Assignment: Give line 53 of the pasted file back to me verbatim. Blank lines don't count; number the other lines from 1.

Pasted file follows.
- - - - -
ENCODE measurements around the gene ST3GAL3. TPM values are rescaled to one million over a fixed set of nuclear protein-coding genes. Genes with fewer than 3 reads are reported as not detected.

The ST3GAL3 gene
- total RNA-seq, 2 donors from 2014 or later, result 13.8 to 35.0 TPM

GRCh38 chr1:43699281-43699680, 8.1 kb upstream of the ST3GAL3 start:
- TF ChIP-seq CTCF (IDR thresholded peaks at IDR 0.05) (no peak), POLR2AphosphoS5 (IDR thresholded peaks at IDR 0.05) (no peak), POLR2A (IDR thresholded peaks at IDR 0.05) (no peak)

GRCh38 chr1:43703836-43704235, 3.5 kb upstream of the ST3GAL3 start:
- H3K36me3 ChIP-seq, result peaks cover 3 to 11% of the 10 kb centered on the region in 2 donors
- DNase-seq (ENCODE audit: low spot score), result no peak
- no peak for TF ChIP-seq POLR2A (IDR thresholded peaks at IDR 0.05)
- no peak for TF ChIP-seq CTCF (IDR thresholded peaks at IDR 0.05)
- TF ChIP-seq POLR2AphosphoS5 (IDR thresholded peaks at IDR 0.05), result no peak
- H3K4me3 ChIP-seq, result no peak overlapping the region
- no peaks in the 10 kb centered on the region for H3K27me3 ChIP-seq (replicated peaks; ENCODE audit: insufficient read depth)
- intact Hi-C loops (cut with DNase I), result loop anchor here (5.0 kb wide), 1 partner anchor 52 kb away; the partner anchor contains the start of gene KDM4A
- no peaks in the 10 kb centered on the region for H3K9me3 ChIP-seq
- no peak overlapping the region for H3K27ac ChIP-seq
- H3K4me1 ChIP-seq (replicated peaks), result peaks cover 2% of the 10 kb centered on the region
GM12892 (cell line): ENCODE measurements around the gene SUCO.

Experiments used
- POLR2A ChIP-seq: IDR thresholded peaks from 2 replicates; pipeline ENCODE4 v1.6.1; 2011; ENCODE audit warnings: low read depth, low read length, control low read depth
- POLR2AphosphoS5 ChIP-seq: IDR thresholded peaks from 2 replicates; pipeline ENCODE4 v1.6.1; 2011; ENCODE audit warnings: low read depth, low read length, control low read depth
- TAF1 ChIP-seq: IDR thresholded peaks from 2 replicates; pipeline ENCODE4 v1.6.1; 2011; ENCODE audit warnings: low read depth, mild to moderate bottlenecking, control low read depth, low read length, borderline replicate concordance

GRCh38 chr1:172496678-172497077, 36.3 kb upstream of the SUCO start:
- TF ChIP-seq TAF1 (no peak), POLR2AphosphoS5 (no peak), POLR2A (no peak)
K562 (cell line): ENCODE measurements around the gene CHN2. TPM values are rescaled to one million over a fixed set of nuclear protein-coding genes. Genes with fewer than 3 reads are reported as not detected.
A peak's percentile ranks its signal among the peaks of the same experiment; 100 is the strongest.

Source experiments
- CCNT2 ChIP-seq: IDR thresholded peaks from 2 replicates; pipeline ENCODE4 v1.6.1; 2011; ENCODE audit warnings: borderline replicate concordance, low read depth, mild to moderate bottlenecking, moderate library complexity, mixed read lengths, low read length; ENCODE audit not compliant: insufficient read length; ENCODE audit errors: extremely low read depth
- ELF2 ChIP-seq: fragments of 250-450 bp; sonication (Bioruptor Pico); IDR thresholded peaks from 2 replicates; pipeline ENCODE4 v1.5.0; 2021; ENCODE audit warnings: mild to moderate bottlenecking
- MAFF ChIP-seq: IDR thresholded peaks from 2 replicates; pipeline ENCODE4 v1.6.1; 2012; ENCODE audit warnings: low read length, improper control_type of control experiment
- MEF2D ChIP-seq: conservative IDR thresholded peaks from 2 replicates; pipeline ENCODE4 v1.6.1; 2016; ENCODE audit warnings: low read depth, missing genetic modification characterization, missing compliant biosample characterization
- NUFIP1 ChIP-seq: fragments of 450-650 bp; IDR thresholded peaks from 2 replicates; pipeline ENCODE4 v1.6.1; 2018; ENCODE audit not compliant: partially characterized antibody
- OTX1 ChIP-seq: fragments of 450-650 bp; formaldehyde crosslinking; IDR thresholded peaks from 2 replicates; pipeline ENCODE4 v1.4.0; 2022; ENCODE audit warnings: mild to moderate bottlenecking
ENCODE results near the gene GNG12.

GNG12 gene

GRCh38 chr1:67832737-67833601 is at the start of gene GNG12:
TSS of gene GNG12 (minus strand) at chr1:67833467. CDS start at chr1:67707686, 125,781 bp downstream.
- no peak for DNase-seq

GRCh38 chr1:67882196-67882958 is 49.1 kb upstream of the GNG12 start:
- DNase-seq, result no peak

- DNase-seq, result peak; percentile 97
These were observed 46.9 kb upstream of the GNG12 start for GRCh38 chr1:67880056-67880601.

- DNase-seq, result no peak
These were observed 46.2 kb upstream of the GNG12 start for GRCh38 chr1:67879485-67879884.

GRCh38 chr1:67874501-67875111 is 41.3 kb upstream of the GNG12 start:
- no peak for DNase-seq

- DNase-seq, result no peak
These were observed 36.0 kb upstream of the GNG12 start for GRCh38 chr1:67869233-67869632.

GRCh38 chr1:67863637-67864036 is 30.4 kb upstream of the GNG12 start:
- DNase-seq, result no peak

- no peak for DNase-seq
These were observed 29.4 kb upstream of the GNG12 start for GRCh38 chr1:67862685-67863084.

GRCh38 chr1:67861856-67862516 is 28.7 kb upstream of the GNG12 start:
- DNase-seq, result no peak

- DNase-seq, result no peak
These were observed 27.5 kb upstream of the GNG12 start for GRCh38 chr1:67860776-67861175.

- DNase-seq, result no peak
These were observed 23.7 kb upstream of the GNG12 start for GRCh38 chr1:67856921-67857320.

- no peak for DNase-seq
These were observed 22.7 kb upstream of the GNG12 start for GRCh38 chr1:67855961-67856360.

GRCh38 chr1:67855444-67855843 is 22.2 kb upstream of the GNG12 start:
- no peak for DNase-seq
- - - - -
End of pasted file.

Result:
GRCh38 chr1:67861856-67862516 is 28.7 kb upstream of the GNG12 start: